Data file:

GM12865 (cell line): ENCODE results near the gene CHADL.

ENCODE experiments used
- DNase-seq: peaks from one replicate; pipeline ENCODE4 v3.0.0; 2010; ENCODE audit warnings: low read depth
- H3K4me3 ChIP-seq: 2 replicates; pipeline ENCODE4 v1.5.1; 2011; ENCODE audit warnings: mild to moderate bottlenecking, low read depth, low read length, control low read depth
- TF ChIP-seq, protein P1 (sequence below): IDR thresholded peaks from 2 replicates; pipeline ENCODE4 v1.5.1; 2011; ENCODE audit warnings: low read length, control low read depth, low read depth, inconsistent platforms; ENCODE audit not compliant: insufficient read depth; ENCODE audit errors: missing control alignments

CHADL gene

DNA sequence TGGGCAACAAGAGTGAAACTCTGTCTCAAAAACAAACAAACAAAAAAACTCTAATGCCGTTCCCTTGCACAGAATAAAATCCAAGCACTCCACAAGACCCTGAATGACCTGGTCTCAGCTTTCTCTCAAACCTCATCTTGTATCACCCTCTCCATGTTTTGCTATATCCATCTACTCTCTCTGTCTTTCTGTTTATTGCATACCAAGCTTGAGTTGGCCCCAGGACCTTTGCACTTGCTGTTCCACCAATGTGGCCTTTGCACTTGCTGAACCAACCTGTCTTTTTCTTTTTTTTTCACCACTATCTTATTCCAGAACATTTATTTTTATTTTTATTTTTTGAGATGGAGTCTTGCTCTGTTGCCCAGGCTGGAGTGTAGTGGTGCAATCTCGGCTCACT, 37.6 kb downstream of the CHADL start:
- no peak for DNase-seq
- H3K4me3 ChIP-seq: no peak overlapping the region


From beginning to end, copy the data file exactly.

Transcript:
GM12865 (cell line): ENCODE results near the gene CHADL.

ENCODE experiments used
- DNase-seq: peaks from one replicate; pipeline ENCODE4 v3.0.0; 2010; ENCODE audit warnings: low read depth
- H3K4me3 ChIP-seq: 2 replicates; pipeline ENCODE4 v1.5.1; 2011; ENCODE audit warnings: mild to moderate bottlenecking, low read depth, low read length, control low read depth
- TF ChIP-seq, protein P1 (sequence below): IDR thresholded peaks from 2 replicates; pipeline ENCODE4 v1.5.1; 2011; ENCODE audit warnings: low read length, control low read depth, low read depth, inconsistent platforms; ENCODE audit not compliant: insufficient read depth; ENCODE audit errors: missing control alignments

CHADL gene

DNA sequence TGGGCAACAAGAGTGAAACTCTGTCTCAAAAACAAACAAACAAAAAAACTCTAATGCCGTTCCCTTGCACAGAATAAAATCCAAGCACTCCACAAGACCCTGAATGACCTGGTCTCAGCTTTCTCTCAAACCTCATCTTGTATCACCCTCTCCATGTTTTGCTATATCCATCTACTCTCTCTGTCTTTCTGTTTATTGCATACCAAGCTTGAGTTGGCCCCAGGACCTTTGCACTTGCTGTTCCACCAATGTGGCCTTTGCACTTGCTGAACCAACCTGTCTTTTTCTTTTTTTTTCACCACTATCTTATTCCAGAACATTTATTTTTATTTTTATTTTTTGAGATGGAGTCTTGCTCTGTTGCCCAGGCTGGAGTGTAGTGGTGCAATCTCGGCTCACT, 37.6 kb downstream of the CHADL start:
- no peak for DNase-seq
- H3K4me3 ChIP-seq: no peak overlapping the region